Yesterday’s post on population loss from rural areas generated some really interesting comments.

My main goal was to highlight some of the potential challenges facing rural areas, which I think is important. But as some people rightly pointed out: My home town of Waiuku is not exactly struggling to survive. Indeed, unlike much of rural New Zealand Waiuku’s population has been increasing and the general consensus is that it will continue to grow.

As I expect will the populations of many similar smaller rural towns in the Auckland region, such as Clevedon, Warkworth, and Helensville. And the growth is not just limited to the Auckland region; Kerikeri and Whakatane are two small rural towns that have been on my “superstar” list for a long time now.

But how, you might ask, can I be worried about population decline in rural areas while simultaneously observing that some small rural towns are growing gangbusters? General answers to that question is what this post is about, namely economic patterns in urban development. My main suggestion is that the rapid growth of a few of these small towns can be explained by their proximity to a larger urban area.

Economic patterns in urban development are important because they help you to understand the shape and structure of urban areas. Of course there’s other random things at play, most obviously geography, but there’s also underlying patterns that crop up with unerring regularity. I’m not an expert on all of these patterns, but I know enough to find them interesting.

The first, and probably most important, pattern to observe exists between what economists refer to as land rents and distance to the city centre. Below is a map of estimated land rents [$/sqm] in Auckland, which I made as part of my masters thesis. I say “estimated” because land rents are not often able to be observed independently from the physical improvements that they support, as such you have to “net out” the value of the improvements.

Land rents in auckland

What you see here is a pretty clear trend towards declining land values as one moves away from the city centre. Several plausible economic factors contribute to this decline, such as transport costs and agglomeration economies. There are also historic advantages that come from being the city centre, such as proximity to cultural amenities, which push up land values there. This pattern of declining land rents is usually referred to as the monocentric city pattern.

At this point you might be thinking “gotcha!” – what about sub-centres? Surely they prove the monocentric city theory wrong. Well, not really; the theory has over time been adapted, or more appropriately said extended, to deal with what is technically known as polycentric urban areas with multiple sub-centres.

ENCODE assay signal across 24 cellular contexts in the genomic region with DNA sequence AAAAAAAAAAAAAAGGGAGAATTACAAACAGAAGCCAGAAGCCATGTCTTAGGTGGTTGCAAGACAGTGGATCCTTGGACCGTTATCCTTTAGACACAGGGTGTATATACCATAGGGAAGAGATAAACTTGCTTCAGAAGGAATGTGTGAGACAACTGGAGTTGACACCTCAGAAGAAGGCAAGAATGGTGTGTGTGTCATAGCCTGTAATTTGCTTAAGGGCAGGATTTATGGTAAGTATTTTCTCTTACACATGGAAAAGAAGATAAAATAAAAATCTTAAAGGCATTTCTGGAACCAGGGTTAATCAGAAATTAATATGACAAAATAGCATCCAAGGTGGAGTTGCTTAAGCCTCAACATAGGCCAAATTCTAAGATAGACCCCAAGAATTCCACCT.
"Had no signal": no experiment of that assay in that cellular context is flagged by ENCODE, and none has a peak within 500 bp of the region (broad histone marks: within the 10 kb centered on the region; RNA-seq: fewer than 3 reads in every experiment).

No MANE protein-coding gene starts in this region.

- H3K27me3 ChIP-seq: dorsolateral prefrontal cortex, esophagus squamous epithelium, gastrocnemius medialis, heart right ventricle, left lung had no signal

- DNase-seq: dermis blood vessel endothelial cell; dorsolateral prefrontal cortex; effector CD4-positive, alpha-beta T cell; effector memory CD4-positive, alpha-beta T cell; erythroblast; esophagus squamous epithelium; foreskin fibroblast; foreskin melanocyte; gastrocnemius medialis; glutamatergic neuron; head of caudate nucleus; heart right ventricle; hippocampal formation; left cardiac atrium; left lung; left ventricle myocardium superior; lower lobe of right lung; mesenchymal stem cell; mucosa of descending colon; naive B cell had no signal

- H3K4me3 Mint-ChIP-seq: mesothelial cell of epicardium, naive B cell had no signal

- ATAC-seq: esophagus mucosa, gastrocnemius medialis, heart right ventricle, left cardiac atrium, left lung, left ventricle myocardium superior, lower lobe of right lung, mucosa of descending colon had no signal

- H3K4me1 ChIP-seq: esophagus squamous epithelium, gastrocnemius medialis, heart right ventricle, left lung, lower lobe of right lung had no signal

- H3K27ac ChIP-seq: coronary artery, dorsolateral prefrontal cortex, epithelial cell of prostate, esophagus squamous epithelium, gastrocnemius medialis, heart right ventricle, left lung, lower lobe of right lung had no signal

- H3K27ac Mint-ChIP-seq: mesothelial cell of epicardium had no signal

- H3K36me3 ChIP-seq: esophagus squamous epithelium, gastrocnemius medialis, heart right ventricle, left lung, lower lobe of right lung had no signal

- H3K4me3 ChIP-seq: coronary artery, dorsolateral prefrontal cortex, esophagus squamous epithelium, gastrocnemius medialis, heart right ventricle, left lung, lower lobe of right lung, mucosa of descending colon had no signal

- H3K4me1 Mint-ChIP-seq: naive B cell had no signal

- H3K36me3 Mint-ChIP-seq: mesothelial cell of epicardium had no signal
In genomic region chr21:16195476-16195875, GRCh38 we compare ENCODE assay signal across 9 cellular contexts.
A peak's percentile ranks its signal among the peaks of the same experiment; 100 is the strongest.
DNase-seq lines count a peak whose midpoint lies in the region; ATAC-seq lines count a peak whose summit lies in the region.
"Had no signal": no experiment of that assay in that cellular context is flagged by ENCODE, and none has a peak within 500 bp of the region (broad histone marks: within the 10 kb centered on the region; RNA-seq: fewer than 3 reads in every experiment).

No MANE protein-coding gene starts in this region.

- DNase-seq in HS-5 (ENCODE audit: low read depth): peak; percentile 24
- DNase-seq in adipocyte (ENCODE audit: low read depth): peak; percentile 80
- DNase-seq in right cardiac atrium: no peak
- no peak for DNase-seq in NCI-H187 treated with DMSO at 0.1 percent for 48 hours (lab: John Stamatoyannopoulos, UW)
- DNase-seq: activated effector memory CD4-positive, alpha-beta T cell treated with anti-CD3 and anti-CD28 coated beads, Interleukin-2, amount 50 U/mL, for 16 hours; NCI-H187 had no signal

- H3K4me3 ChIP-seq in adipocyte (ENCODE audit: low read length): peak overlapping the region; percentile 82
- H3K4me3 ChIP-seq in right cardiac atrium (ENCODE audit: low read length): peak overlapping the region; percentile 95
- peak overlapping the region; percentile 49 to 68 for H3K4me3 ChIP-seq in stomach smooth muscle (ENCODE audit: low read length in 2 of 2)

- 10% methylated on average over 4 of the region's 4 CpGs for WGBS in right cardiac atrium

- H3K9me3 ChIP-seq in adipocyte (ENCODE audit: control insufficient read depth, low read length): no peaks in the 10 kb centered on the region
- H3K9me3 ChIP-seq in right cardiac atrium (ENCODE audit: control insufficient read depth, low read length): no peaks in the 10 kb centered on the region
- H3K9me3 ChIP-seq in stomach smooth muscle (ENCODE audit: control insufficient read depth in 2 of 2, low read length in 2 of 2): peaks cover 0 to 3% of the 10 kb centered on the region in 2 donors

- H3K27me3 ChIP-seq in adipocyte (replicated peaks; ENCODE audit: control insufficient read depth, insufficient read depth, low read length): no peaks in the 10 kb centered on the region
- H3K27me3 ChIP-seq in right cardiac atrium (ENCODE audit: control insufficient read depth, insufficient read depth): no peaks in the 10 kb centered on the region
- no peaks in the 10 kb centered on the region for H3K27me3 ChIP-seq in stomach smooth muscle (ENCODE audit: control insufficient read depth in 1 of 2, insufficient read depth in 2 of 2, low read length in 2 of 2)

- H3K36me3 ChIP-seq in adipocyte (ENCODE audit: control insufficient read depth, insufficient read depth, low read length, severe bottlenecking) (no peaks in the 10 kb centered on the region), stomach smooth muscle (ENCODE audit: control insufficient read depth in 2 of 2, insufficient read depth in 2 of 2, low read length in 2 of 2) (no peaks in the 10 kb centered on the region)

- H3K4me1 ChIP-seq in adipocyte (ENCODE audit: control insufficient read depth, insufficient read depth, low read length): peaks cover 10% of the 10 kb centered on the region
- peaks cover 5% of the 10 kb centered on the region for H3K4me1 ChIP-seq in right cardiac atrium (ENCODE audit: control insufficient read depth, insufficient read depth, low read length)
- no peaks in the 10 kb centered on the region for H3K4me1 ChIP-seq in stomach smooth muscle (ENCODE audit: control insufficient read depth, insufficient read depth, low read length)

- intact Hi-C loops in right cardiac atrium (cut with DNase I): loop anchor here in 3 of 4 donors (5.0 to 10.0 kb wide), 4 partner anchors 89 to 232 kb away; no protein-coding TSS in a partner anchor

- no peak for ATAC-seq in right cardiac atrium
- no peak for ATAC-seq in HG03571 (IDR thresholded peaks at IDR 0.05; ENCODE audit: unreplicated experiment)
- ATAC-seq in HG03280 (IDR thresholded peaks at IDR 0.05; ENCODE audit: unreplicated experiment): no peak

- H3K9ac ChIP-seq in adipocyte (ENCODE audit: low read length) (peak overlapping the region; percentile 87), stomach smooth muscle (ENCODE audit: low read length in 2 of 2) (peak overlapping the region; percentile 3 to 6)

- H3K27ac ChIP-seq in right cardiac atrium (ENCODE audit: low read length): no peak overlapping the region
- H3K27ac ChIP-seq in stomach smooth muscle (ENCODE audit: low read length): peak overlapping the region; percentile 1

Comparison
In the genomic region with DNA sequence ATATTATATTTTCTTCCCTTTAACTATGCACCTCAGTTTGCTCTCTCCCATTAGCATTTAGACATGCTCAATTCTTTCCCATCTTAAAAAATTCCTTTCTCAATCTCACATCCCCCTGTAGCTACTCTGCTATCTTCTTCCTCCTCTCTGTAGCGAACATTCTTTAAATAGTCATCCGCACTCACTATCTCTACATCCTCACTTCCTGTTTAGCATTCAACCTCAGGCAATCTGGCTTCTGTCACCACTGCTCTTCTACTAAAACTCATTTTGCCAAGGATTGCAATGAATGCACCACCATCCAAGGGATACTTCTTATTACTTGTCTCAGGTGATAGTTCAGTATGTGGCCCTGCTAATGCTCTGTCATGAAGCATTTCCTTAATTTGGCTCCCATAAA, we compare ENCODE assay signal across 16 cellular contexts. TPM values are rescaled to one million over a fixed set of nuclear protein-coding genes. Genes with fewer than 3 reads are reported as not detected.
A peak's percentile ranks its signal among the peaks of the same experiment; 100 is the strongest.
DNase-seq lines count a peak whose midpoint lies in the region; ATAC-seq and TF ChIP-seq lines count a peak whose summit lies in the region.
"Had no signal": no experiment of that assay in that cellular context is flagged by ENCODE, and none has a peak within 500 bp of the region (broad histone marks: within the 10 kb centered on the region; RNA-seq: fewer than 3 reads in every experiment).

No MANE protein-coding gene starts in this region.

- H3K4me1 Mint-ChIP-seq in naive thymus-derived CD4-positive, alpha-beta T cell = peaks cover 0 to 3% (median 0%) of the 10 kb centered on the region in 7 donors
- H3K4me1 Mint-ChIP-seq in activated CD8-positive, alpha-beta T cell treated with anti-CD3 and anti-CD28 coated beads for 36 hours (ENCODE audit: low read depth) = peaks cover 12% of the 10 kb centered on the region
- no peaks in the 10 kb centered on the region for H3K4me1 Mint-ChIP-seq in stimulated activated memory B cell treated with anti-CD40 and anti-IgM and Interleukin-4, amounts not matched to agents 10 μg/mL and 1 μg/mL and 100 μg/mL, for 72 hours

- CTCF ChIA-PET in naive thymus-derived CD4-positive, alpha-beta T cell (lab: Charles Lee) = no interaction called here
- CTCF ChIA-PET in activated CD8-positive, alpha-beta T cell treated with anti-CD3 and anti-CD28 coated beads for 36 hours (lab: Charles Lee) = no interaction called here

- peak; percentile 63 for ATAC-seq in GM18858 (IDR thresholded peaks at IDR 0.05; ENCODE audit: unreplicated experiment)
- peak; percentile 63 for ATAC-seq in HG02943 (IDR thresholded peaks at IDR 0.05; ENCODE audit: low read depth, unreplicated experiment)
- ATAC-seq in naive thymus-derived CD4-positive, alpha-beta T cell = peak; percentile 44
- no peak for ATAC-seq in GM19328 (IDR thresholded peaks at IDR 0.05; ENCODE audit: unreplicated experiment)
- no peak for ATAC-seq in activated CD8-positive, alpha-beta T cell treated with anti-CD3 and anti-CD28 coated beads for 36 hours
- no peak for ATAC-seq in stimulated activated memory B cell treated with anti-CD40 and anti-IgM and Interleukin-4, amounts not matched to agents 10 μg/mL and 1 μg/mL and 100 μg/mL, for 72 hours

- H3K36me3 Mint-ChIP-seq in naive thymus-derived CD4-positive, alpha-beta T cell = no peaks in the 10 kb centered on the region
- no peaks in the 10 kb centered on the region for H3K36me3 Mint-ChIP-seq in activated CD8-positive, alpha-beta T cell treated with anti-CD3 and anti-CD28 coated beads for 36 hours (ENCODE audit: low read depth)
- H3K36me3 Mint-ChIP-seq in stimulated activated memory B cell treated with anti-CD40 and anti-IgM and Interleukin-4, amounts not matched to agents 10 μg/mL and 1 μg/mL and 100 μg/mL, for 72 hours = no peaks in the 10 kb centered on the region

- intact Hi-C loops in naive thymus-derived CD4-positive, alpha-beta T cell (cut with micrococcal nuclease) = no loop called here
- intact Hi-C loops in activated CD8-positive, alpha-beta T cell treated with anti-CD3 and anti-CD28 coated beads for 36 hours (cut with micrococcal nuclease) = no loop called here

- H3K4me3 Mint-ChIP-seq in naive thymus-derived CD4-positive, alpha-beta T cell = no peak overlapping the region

Glaeser and Kahn developed an economic model of urban development that allows for the emergence of sub-centres at a certain distance from the city centre, in response households and business seeking to minimise their transport costs. This manifests as sub-centres located at a certain distance from the city centre, as illustrated in the slide below.


In the image land rents are on the vertical axis and distance to the city centre and on the horizontal.

This shows declining land rents around the city centre and an emerging sub-centre. The catalyst for the development of the sub-centre is when the economic benefits of doing so (i.e. the capitalised value of the transport cost savings attributable to the sub-centre, which is represented by the area of the small triangle) exceed the fixed costs of setting it up – usually the residual value of agricultural land and any infrastructure costs (represented by the horizontal p_agr line).

Voila! We now have a plausible economic explanation for Manukau, Albany, and Henderson. What’s important to note is that the emergence of sub-centres is above has been simplified to two (d,p) dimensions, whereas in reality cities grown in three dimensions (d,y,p). Not only does this hint at the presence of multiple sub-centres all located a specific distance from the city centre, but layers of sub-centres around sub-centres. Think of it as a Russian doll of sub-centres, if you like.